Porcelain Bathtub Options

Porcelain bathtubs have been the mainstay in many American bathrooms since the 1920s, a testament to their popularity and durability.
Cottage Inspiration

Cottage Inspiration

Inspired by colors of nature, designer Sarah Richardson uses mint-green mosaic tile to create a focal wall and covers the floor in a beautiful marble. Paneled walls and shutter-inspired cabinets give the space a charming cottage feel.

By: Dianne Casolaro

Porcelain tubs, which are actually formed steel or cast iron enameled with porcelain, are one of the most common bathtub options. Whether you choose simple or sophisticated, porcelain bathtubs are a good starting point for your bathroom redesign.

Luxurious Showers

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Make it Big

Luxury means being able to do yoga poses in your shower — at least for one of designer Susan Fredman's clients. She delivered not only a large space but also a dramatic boulder rock for seating. Earth tones, textured tiles, natural light and a steam shower complete this soothing, masculine space.

Step It Up

A surefire way to create a shower that stands out? Elevate it. Beverly Hills interior designer Christopher Grubb framed this glass-enclosed shower with elegant stone steps. Another luxurious feature: waterproof speakers inside the shower let you groove to your favorite wake-up tunes.

Go Frameless

To open up this corner space and give the shower a larger feel, Southern California designer Genoveve Serge opted for a frameless shower that allows enough space for his-and-hers shower heads. Polished nickel fixtures and sandy-toned porcelain tiles complete this simple-yet-elegant look.

Room With a View

Idee Chic Designs' Natalia Smith took advantage of this home's lake view by placing a frameless glass shower in front of it. Earth tones, pebbles at your feet and natural lighting add to the attraction of this open space. High-end body sprayers with both hand-held and stationary showerheads complete the spa effect.

Sit Down and Stay Awhile

A stone or marble bench inside the shower creates the perfect place to relax and reflect. This steam shower, designed by Christopher Grubb, has fully programmable shower controls and a niche for candles and accessories to complete the spa-like experience.

Etch the Glass

The New York architectural firm Robert A. M. Stern Designs notches up that luxurious feel with Bendheim etched glass enclosures. Not only can you feel the texture of this lace-like design on both the inside and outside of the shower panels, you can also get a sense of movement under light. The best part: It's naturally resistant to fingerprints and stains, which makes this product a top choice for this high-traffic space.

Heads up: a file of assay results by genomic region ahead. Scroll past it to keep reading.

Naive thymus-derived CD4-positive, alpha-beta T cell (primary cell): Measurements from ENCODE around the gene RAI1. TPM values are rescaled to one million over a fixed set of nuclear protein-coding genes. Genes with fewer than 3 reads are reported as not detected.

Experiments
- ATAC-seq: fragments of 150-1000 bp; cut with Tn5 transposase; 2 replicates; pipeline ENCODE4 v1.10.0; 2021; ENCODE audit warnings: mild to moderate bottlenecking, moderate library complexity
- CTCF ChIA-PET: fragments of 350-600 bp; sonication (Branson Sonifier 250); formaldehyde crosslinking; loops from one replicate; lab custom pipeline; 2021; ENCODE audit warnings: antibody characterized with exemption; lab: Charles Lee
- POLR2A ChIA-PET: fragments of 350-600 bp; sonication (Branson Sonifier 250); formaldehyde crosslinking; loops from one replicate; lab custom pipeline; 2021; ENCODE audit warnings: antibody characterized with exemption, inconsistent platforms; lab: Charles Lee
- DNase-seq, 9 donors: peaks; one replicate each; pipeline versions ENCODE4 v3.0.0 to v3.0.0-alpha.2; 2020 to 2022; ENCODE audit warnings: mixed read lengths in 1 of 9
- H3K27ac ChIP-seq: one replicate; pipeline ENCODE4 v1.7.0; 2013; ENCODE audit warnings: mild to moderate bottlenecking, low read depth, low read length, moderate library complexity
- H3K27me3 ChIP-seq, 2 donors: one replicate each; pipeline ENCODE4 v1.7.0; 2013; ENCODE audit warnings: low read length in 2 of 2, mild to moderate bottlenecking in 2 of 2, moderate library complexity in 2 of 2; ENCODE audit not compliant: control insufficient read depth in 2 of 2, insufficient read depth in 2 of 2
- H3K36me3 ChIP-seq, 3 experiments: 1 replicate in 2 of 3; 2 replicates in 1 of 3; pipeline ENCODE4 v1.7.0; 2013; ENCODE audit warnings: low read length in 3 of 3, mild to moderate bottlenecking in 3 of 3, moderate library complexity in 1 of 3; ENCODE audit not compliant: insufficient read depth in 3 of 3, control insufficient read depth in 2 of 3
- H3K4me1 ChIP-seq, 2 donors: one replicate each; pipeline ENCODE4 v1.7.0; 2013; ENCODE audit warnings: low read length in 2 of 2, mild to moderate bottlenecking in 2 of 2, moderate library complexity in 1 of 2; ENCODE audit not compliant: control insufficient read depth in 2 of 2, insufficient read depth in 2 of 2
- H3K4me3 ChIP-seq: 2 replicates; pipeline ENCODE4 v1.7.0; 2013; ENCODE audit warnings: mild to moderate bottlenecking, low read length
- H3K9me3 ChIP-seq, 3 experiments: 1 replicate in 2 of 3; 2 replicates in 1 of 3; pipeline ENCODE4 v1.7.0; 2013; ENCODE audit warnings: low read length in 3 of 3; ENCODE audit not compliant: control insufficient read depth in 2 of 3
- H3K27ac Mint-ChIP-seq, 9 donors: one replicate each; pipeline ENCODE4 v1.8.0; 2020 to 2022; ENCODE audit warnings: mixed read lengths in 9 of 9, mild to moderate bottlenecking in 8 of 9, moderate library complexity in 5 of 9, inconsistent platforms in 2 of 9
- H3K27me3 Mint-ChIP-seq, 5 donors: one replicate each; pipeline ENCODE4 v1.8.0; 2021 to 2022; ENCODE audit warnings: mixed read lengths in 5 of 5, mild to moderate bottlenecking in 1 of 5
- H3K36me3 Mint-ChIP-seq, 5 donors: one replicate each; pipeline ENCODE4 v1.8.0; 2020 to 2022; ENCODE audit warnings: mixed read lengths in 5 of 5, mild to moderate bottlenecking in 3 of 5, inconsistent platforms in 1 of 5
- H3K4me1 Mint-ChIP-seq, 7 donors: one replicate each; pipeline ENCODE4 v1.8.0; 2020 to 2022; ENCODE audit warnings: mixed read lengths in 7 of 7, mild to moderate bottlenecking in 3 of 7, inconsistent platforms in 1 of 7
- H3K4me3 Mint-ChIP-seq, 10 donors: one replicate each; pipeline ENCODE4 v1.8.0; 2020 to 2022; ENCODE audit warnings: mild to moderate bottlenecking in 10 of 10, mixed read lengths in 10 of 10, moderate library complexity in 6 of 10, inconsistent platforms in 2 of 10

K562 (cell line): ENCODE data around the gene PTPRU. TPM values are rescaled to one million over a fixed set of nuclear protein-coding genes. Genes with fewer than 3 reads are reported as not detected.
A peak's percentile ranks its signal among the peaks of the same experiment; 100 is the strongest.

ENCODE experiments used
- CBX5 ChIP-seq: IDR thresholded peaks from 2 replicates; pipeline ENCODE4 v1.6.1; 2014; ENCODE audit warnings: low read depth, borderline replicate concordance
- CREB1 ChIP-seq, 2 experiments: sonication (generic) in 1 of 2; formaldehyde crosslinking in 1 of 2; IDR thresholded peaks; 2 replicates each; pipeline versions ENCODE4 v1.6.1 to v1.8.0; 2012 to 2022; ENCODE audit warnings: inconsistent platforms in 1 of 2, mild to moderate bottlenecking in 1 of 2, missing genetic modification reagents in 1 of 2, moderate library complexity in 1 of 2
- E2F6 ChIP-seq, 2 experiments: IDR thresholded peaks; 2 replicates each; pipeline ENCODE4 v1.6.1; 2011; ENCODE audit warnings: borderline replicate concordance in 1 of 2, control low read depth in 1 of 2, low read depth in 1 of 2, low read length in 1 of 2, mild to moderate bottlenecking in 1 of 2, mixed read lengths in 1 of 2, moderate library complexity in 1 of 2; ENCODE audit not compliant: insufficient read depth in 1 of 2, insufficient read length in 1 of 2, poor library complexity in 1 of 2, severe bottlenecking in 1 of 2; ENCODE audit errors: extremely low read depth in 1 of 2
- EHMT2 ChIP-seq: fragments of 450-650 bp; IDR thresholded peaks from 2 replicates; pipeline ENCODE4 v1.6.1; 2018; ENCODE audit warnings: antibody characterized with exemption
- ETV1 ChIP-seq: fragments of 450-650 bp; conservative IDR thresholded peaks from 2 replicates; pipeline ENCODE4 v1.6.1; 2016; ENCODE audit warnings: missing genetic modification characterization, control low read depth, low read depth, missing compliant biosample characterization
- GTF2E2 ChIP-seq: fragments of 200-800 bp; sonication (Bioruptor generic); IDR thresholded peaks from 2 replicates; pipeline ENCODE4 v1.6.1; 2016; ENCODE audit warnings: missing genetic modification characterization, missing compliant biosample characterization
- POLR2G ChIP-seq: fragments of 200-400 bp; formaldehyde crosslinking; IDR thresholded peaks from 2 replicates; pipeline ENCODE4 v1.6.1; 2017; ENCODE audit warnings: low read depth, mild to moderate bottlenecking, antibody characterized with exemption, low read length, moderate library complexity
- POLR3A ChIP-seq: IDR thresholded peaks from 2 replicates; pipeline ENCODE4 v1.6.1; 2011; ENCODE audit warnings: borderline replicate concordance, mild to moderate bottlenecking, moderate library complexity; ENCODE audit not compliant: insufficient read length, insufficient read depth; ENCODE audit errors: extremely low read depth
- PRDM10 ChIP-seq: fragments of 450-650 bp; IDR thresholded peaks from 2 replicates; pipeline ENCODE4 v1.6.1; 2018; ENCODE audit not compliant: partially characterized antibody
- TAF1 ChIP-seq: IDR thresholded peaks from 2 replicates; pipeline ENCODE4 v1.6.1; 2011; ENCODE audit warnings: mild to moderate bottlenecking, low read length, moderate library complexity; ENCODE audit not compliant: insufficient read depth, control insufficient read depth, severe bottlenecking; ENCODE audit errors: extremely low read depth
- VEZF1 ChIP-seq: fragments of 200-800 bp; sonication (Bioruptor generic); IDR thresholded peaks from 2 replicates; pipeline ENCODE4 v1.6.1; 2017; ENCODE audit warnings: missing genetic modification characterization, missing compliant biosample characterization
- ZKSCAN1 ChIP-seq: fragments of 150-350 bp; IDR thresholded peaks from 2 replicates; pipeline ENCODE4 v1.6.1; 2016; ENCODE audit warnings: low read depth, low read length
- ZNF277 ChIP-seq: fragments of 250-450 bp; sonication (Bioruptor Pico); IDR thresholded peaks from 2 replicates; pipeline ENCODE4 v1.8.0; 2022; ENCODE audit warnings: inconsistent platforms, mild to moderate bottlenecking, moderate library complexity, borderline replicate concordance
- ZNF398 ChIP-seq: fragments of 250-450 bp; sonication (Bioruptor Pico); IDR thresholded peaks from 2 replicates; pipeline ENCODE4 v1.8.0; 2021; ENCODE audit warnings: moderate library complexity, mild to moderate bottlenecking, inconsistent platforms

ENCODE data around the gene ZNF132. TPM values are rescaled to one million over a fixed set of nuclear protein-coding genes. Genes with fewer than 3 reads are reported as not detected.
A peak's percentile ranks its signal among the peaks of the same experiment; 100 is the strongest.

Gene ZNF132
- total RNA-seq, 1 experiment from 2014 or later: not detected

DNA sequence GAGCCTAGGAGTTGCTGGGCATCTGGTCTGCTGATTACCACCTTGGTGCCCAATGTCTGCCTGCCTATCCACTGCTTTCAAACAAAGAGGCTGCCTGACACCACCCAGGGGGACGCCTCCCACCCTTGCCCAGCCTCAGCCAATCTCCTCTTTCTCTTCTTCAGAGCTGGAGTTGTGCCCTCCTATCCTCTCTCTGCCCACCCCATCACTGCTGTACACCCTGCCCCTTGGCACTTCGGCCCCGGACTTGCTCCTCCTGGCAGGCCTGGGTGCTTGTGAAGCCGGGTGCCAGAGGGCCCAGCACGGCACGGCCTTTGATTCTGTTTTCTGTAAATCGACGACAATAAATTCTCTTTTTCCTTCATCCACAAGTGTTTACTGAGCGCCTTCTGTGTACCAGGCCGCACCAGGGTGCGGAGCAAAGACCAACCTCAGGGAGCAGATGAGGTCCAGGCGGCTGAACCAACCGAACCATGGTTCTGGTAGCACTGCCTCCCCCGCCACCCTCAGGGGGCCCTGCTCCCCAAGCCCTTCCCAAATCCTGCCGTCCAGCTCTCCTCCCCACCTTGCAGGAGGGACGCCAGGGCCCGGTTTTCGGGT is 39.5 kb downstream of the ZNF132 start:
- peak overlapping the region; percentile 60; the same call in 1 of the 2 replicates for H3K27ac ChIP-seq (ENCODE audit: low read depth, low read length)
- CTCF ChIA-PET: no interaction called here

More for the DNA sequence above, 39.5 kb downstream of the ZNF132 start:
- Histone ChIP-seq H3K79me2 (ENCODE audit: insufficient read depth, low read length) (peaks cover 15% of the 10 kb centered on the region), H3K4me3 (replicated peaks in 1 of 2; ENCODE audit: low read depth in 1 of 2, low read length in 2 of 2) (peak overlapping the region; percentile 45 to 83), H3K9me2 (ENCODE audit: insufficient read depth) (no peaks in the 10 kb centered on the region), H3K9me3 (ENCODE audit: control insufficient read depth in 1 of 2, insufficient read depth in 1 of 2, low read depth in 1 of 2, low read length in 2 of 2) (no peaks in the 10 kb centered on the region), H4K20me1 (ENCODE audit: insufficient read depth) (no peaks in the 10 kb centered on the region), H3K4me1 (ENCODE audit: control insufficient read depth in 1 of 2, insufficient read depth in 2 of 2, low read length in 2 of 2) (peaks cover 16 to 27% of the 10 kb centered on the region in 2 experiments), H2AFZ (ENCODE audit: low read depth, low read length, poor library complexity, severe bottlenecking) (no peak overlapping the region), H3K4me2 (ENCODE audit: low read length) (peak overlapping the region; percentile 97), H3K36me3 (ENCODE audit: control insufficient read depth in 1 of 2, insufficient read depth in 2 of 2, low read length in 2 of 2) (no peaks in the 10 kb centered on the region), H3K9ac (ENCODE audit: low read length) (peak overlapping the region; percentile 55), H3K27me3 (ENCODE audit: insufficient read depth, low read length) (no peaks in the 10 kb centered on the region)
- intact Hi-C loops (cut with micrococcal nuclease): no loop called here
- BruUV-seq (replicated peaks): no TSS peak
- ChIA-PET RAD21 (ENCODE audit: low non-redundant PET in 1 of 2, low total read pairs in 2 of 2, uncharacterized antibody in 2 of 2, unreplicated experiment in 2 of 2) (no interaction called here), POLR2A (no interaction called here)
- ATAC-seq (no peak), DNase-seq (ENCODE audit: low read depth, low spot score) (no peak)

Consider Casual

Luxury doesn't have to be big or expensive. You can go casual, as did Chicago-based designer Mark Zancanaro, with a river rock floor and slate and tumbled marble on the shower walls. The materials blend well with the overall blue tones in the room.

Double Down

In this spacious shower, Christopher Grubb of Arch Interior Design Group in Beverly Hills features not only two showerheads but also two shampoo niches and shaving benches. A chiseled stone mosaic in between the benches adds both textural and artistic interest.

Formed steel enameled with porcelain coating is the least expensive kind of bathtub. Its standard length is 5 feet, though smaller, space-saving versions are manufactured. The steel construction is much lighter than the cast iron version of porcelain tubs.

The most common design for built-in installation is the apron-front style. The non-porous glassy surfaces of these types of porcelain tubs usually resist scratches, chemicals and bacteria growth.

Color choices are in the white family, with some variations. These tubs do not tend to be design elements in your bathroom. However, they do lend themselves to numerous options for adding surrounds.

Cast iron porcelain bathtubs are sturdy, durable and heavy. Incorporating them into a remodel may require extra support on the subfloor. They generally resist cracks, scratches and chips, but they can be expensive to have professionally repaired if these do occur.

Cast iron porcelain coating is thicker than that on formed steel. Initially, cast iron tubs will pull heat from the water, but once warmed up, they will keep water warm for a long time.

Cast iron porcelain tubs do offer more tub design options than formed steel tubs. They are usually 5 to 6 feet in length and are available in alcove and freestanding units.

Designed for one-person bathing, the built-in porcelain cast iron tub offers additional color choices from the white and black palettes.

If you want to be true to the original porcelain tubs, choose a claw foot cast iron design. Two primary styles of the freestanding branch of porcelain family are slippers and roll tops.

Slippers are raised at one or both ends for easier single or double lounging. Roll tops curve smoothly along all edges.

Freestanding porcelain tubs have design options for their feet as well. They may rest on a pedestal base, on an Oriental-style wooden base, or a variety of claw feet. Typical finishes for feet are polished brass, polished chrome, polished or brushed nickel, white porcelain, and oil-rubbed bronze.

Freestanding tubs require fillers for rim, wall or floor mounting. Match these fillers with the feet of your porcelain tub to complete your overall tub design.

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